Poems by Jean Ingelow, In Two Volumes, Volume II. eBook

This eBook from the Gutenberg Project consists of approximately 386 pages of information about Poems by Jean Ingelow, In Two Volumes, Volume II..

Woe and alas!—­the times of sorrow come,
  And make us doubt if we were ever glad! 
So utterly that inner voice is dumb,
  Whose music through our happy days we had! 
So, at the touch of grief, without our will,
The sweet voice drops from us, and all is still.

Woe and alas! for the sea-captain’s wife—­
  That Margaret who in the Xebec played—­
She spent upon his knee her baby life;
  Her slumbering head upon his breast she laid. 
How shall he learn alone his years to pass? 
How in the empty house?—­woe and alas!

She died, and in the aisle, the minster aisle,
  They made her grave; and there, with fond intent,
Her husband raised, his sorrow to beguile,
  A very fair and stately monument: 
Her tomb (the careless vergers show it yet),
The mariner’s wife, his love, his Margaret.

A woman’s figure, with the eyelids closed,
  The quiet head declined in slumber sweet;
Upon an anchor one fair hand reposed,
  And a long ensign folded at her feet,
And carved upon the bordering of her vest
The motto of her house—­“He giveth rest."

There is an ancient window richly fraught
  And fretted with all hues most rich, most bright,
And in its upper tracery enwrought
  An olive-branch and dove wide-winged and white,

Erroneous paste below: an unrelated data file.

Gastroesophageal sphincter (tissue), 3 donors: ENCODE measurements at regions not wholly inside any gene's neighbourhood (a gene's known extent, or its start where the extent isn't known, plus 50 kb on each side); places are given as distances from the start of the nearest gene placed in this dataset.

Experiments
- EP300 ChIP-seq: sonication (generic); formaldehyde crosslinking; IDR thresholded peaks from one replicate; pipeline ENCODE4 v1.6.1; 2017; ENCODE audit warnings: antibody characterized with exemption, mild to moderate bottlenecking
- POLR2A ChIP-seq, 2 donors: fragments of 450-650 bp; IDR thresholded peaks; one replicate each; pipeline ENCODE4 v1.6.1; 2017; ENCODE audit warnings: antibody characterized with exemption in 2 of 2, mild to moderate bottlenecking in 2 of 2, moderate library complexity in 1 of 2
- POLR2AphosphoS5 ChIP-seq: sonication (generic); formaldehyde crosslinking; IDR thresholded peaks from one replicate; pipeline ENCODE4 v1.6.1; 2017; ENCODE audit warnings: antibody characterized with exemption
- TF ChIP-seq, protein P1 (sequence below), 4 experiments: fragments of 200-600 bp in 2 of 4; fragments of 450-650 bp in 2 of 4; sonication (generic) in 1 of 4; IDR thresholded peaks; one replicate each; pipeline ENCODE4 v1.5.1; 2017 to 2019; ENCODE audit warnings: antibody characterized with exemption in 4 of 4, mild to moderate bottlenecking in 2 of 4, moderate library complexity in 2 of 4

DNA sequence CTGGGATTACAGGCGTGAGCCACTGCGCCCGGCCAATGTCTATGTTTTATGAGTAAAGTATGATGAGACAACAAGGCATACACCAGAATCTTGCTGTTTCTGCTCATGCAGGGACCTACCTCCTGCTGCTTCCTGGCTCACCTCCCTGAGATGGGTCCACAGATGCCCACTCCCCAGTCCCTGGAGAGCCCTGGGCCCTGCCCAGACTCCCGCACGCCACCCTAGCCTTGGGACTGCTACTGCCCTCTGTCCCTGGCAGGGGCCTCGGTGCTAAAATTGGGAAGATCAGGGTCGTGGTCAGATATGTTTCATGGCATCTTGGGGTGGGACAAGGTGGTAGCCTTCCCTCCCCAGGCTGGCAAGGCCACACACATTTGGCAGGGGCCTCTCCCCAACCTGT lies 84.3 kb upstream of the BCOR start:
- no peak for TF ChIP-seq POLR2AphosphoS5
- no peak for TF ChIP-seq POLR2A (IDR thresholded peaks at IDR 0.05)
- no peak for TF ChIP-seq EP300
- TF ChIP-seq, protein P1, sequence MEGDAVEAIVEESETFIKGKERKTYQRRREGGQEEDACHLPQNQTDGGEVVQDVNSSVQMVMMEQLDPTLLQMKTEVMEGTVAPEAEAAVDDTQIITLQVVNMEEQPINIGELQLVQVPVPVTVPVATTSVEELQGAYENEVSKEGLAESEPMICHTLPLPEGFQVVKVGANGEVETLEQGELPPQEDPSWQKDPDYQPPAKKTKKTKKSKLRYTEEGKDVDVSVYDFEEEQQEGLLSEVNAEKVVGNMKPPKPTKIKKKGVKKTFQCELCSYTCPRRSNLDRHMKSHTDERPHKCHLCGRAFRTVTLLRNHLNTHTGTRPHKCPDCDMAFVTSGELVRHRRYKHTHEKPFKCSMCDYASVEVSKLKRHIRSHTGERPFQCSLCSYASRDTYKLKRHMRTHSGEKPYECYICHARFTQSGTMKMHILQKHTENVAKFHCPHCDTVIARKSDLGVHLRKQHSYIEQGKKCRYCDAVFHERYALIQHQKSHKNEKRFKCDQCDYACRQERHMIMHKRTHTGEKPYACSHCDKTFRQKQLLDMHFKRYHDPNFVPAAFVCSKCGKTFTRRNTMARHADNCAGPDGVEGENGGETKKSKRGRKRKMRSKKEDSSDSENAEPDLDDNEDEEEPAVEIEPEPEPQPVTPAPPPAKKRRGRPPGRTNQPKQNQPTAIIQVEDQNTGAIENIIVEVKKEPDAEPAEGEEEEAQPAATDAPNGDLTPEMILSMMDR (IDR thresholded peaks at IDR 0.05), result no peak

An emblem meet for her, the tender dove,
Her heavenly peace, her duteous earthly love.

Amid heraldic shields and banners set,
  In twisted knots and wildly-tangled bands,
Crimson and green, and gold and violet,
  Fall softly on the snowy sculptured hands;
And, when the sunshine comes, full sweetly rest
The dove and olive-branch upon her breast.



Niloiya said to Noah, “What aileth thee,
My master, unto whom is my desire,
The father of my sons?” He answered her,
“Mother of many children, I have heard
The Voice again.”  “Ah, me!” she saith, “ah, me! 
What spake it?” and with that Niloiya sighed.

This when the Master-builder heard, his heart
Was sad in him, the while he sat at home
And rested after toil.  The steady rap
O’ the shipwright’s hammer sounding up the vale
Did seem to mock him; but her distaff down
Niloiya laid, and to the doorplace went,
Parted the purple covering seemly hung
Before it, and let in the crimson light
Of the descending sun.  Then looked he forth,—­
Looked, and beheld the hollow where the ark
Was a-preparing; where the dew distilled
All night from leaves of old lign aloe-trees,
Upon the gliding river; where the palm,
The almug, and the gophir shot their heads
Into the crimson brede that dyed the world: 
And lo! he marked—­unwieldy, dark, and huge—­The
ship, his glory and his grief,—­too vast
For that still river’s floating,—­building far
From mightier streams, amid the pastoral dells
Of shepherd kings.

Project Gutenberg
Poems by Jean Ingelow, In Two Volumes, Volume II. from Project Gutenberg. Public domain.
Follow Us on Facebook